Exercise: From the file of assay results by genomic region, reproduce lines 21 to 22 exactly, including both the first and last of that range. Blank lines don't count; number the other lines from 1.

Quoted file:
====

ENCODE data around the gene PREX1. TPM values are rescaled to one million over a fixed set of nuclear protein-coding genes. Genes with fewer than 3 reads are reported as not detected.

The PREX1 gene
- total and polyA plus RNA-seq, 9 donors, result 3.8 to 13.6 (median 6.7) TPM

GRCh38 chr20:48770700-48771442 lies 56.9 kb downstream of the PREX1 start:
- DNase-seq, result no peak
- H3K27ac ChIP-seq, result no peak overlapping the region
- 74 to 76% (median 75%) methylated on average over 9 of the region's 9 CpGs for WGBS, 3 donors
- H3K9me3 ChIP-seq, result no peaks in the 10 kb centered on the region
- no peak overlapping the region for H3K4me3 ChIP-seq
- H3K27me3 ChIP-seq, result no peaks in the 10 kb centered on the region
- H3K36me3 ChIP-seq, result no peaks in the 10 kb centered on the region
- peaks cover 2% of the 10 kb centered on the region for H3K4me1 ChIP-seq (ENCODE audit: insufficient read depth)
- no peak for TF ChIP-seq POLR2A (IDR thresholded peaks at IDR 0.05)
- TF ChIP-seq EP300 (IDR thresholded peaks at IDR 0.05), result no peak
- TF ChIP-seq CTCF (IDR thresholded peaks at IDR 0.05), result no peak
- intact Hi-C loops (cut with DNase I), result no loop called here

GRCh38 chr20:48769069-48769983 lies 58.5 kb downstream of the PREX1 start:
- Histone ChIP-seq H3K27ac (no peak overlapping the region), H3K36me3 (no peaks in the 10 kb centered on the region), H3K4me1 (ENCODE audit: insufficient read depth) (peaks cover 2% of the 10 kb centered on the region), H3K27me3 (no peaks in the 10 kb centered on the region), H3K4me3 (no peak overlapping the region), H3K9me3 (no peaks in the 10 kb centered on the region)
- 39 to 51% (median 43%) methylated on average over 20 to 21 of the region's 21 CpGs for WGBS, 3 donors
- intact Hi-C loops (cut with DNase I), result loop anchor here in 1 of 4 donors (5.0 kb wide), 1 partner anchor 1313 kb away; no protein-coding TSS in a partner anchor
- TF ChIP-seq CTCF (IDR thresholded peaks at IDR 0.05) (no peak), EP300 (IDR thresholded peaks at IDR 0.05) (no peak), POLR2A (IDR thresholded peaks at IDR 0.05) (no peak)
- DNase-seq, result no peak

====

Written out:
- TF ChIP-seq CTCF (IDR thresholded peaks at IDR 0.05) (no peak), EP300 (IDR thresholded peaks at IDR 0.05) (no peak), POLR2A (IDR thresholded peaks at IDR 0.05) (no peak)
- DNase-seq, result no peak